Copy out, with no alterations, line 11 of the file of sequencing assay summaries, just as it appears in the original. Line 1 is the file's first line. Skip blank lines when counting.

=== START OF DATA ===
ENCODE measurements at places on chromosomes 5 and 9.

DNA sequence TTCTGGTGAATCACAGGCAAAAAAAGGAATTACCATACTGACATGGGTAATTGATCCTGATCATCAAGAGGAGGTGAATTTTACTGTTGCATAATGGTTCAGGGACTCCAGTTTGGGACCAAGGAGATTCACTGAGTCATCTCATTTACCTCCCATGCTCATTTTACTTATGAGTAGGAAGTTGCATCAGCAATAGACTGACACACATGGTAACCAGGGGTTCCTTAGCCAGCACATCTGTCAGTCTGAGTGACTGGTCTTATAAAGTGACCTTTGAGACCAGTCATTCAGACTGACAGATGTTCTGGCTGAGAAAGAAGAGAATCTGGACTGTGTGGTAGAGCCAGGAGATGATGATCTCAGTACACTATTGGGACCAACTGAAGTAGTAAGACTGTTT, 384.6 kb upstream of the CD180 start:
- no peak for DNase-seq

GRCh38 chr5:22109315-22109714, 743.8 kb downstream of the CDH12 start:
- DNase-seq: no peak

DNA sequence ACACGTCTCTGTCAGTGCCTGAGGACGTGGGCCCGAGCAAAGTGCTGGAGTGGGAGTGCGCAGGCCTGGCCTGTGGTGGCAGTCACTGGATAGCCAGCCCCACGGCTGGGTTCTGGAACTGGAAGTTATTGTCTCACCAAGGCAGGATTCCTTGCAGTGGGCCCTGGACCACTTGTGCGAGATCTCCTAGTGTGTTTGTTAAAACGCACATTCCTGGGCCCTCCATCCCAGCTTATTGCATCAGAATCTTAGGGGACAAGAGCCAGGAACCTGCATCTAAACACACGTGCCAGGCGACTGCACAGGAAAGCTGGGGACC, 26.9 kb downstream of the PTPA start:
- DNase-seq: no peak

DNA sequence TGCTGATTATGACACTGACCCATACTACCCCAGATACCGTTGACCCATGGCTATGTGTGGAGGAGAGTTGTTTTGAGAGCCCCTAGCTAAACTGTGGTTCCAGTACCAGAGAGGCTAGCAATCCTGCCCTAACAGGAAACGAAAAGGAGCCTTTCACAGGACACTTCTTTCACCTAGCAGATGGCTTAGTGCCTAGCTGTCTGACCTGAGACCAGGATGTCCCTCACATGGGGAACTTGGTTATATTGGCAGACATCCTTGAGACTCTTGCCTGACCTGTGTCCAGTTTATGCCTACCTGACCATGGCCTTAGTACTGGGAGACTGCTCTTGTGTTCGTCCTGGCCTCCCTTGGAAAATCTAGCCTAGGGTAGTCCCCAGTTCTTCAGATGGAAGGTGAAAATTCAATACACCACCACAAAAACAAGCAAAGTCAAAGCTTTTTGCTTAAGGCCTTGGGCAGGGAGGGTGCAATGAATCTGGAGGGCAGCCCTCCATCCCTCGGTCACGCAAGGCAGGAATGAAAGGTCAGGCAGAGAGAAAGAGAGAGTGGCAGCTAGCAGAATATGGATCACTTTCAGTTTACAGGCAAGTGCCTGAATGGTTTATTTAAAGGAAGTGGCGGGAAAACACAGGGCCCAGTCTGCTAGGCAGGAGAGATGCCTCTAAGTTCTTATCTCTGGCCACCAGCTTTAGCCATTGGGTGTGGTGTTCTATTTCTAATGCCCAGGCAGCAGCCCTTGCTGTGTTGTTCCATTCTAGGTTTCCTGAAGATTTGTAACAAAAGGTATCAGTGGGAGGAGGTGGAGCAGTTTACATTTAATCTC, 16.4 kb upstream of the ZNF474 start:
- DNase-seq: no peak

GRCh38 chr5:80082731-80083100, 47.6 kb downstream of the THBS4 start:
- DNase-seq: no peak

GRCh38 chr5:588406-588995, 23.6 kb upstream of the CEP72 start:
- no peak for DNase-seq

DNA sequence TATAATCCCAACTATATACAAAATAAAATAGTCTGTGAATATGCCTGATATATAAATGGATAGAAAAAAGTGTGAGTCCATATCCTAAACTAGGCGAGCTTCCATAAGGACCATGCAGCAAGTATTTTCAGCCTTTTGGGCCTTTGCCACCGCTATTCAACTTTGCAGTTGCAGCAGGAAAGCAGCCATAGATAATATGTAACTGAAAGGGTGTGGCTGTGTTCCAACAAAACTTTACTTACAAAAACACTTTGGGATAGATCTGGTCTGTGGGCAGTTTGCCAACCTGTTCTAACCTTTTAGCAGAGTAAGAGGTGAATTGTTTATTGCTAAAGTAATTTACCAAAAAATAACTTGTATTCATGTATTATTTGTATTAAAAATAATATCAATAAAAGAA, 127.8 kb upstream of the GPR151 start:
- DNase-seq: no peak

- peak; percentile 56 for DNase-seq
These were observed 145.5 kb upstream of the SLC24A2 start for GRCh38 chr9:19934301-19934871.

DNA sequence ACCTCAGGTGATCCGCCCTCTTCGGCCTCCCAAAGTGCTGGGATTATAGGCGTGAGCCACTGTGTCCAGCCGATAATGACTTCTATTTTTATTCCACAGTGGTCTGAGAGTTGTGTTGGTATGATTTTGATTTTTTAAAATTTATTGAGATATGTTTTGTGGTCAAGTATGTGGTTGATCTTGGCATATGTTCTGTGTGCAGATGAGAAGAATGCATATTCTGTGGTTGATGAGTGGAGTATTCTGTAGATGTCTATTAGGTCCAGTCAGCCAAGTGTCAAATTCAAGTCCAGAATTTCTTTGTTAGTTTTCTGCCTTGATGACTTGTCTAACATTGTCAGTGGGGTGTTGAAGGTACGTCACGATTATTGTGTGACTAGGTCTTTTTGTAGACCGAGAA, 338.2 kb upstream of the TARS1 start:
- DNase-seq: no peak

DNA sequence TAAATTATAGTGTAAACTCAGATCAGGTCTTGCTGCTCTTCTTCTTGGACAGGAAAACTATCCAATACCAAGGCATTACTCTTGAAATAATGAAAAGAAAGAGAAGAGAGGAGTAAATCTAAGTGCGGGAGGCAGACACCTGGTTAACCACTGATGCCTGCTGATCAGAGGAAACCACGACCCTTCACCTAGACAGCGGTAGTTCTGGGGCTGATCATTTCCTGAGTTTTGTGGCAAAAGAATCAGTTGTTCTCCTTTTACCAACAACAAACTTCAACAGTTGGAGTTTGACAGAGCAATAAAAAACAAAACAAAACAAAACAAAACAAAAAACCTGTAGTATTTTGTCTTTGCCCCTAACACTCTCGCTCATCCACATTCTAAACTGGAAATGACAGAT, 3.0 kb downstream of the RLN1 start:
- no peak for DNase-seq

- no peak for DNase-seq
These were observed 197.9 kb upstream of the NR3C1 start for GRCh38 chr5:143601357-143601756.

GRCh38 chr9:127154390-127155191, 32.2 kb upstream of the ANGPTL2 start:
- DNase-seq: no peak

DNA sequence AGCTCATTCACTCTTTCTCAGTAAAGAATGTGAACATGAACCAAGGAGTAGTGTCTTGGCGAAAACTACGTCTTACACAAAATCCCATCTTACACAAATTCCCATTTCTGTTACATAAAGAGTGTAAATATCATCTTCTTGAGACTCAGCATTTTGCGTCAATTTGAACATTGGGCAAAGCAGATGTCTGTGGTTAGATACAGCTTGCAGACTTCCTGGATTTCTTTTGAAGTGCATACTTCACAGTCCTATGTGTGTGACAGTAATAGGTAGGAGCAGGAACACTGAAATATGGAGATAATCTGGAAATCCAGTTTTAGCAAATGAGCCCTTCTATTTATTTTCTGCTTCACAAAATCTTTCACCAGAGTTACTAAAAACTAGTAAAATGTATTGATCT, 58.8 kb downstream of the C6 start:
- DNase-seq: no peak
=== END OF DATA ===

- DNase-seq: no peak